Album the first from The Human League, the Sheffield synth-pop heroes. Released in 1979, it wasn’t (initially) a hit, but it does present the fully-formed sound of the band who would soon dominate the charts and play a part in defining the sound of the 80’s. LP reissue on Universal, complete with the original, bizarrely disturbing sleeve art.

Vinyl LP £12.99 4777473

Reissue LP on Universal.

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Reproduction by The Human League
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8/10 Clinton 11 July 2016

In 1979 the Human League were a really bizarre proposition. Their early 'Dignity of Labour' EP had been a fantastic tour de force of instrumental electronica about a billion years ahead of it's time but at the time of 'Reproduction' they were welding their electronics to Phil Oakey's baritone vocals and creating unsettling pop music with jarring chord changes exemplified perfectly in the opening 'Almost Medieval'. When I was a child I was always too frightened to play 'Circus of Death' (also the B side of their classic 'Being Boiled') but listening to it as a slightly less spooked adult it's a fantastic spiralling piece of electronic pop that does that fantastic Human League of being both futuristic and perhaps knowingly daft. 'The Word Before the Last' showcases perfect Kraftwerk like electronics with Northern kitchen sink drama added courtesy of Oakey's half spoken monologue.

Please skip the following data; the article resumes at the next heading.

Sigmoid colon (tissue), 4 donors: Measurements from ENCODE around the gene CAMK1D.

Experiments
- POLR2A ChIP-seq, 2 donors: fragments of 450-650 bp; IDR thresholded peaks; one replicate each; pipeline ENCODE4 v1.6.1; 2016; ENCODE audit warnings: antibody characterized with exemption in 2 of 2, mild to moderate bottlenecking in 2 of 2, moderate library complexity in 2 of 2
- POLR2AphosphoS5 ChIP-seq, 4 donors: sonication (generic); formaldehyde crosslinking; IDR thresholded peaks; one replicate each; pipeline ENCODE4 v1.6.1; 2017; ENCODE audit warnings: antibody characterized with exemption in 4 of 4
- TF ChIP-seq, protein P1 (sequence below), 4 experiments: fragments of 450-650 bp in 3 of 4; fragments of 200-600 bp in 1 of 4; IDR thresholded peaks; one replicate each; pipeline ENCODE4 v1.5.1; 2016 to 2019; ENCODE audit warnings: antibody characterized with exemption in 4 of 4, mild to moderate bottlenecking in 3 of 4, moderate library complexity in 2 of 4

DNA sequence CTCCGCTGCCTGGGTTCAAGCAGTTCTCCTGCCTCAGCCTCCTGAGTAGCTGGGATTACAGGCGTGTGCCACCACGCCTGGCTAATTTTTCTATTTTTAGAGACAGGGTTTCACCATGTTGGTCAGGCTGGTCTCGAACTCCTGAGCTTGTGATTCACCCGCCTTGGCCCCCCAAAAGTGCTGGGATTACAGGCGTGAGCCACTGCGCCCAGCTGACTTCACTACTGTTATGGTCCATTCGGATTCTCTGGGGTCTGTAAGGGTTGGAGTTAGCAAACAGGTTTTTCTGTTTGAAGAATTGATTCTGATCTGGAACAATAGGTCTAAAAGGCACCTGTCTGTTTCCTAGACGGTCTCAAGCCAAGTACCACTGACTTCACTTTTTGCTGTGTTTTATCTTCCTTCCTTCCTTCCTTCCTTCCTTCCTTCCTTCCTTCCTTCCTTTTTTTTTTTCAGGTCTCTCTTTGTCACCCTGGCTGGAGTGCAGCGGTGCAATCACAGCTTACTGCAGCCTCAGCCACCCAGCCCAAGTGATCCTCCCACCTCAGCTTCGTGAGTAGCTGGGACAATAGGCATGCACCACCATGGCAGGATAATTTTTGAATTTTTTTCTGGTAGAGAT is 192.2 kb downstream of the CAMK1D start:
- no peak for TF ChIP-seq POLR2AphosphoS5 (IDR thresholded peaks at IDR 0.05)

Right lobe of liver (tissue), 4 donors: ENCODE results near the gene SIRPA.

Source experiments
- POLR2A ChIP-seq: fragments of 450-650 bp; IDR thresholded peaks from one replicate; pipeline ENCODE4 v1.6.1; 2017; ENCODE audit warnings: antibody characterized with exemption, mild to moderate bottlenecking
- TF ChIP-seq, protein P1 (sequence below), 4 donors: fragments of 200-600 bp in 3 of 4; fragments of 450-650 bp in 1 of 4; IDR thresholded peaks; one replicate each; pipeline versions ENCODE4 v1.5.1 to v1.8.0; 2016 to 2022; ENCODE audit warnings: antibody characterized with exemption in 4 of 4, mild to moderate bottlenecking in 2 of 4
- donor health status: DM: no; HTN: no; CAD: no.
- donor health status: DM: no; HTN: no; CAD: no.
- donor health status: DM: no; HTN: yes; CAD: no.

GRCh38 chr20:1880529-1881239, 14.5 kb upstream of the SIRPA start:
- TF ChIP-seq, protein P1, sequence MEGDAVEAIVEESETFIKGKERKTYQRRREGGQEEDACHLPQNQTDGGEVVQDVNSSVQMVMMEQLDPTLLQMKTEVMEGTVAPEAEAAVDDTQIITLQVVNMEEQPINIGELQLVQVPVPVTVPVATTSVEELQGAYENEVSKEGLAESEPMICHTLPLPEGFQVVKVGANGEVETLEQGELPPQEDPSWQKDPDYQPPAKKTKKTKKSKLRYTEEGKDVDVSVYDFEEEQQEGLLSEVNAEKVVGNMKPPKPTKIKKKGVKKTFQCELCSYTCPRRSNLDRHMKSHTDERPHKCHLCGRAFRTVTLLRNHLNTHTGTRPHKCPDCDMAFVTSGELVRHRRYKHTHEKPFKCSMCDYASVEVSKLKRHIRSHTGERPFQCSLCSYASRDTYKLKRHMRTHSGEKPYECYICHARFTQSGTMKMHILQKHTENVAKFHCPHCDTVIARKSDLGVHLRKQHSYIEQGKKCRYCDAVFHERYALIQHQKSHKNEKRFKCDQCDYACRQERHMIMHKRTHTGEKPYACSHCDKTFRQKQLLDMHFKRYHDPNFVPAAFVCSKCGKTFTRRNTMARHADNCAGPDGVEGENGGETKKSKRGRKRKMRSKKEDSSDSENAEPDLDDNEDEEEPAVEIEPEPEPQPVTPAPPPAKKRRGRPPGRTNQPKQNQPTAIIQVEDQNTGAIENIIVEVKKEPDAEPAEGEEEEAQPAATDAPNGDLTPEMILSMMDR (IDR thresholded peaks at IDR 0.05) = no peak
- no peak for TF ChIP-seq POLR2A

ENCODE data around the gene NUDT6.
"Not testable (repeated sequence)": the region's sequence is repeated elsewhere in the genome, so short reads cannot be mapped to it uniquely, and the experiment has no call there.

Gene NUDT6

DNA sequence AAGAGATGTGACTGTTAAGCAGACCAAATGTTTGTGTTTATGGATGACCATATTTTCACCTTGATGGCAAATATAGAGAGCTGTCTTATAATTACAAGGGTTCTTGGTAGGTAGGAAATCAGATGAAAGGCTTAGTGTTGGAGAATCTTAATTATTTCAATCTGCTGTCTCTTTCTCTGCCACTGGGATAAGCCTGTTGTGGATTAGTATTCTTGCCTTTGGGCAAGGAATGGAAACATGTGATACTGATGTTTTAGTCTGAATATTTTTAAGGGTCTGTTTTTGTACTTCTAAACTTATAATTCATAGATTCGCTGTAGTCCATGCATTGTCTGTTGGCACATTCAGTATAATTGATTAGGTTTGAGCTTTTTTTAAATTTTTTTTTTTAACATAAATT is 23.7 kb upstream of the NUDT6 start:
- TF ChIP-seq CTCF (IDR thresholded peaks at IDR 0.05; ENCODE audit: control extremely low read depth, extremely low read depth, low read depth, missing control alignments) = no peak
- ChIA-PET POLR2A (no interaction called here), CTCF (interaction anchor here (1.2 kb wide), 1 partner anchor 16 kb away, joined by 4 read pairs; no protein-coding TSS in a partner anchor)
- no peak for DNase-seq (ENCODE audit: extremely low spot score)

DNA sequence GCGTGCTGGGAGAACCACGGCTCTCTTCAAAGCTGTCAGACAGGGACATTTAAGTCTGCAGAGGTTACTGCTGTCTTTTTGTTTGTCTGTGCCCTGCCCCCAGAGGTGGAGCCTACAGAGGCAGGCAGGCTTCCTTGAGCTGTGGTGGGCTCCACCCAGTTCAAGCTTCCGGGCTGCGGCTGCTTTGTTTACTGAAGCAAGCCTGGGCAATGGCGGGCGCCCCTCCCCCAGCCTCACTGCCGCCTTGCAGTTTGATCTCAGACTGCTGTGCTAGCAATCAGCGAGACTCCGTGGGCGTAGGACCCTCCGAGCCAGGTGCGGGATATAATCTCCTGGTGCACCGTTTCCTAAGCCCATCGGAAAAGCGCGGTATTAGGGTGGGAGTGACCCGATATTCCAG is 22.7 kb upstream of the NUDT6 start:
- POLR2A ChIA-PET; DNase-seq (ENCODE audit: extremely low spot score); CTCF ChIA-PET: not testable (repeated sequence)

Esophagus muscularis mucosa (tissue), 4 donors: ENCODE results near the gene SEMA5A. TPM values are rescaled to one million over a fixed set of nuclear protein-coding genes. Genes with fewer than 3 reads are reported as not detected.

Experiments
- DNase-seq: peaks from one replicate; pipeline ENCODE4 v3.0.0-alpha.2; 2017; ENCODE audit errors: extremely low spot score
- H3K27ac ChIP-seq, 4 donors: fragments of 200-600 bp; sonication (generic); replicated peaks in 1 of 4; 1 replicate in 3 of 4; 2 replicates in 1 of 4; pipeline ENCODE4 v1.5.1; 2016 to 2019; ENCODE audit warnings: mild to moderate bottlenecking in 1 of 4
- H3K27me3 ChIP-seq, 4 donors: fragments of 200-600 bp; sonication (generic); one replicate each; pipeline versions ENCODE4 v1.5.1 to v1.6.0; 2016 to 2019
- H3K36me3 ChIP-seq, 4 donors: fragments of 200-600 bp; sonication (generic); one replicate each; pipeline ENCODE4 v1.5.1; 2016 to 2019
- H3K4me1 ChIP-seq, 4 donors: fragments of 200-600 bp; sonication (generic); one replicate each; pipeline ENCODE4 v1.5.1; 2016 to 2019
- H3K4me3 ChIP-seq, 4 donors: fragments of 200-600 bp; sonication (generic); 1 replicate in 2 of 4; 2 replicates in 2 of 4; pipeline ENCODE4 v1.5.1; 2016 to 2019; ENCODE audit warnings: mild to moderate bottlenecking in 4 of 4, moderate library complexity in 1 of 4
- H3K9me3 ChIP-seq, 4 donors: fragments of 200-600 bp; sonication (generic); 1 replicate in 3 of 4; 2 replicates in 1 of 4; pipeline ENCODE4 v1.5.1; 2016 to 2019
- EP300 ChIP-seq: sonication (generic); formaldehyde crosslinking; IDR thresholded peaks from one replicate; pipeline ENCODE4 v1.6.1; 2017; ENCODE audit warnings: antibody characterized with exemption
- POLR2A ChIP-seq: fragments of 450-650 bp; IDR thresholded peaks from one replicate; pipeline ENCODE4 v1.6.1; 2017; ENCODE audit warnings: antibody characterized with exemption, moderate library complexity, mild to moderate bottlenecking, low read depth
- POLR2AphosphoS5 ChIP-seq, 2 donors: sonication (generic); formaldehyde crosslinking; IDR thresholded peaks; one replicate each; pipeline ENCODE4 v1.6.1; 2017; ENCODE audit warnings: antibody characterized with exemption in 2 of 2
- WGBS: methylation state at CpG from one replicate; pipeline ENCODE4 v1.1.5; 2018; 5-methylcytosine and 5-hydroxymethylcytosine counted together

There's only really one sign of pop greatness here and that's from the superbly ridiculous 'Empire State Human' in which over a stunning burst of rabid electronics Oakey sings the insistent , preposterous chorus of 'I want to be tall, tall as a wall'. Little did he know that in 2016 the Stone Roses would sing lyrics even worse but with music this infectious and with a truly madcap synth 'solo' plonked on top this is the early League on top of their game.

A lot of the B side is taken up with a stodgy, disconcerting take on 'You've Lost that Loving Feeling' which i presume was plonked on in the chance that it might have given them a novelty hit. Sooner or later they would write their own hits and this album showcases the experiments that started them on the path to pop heaven.  

8/10 Jack Customer rating (no review), 4th July 2016


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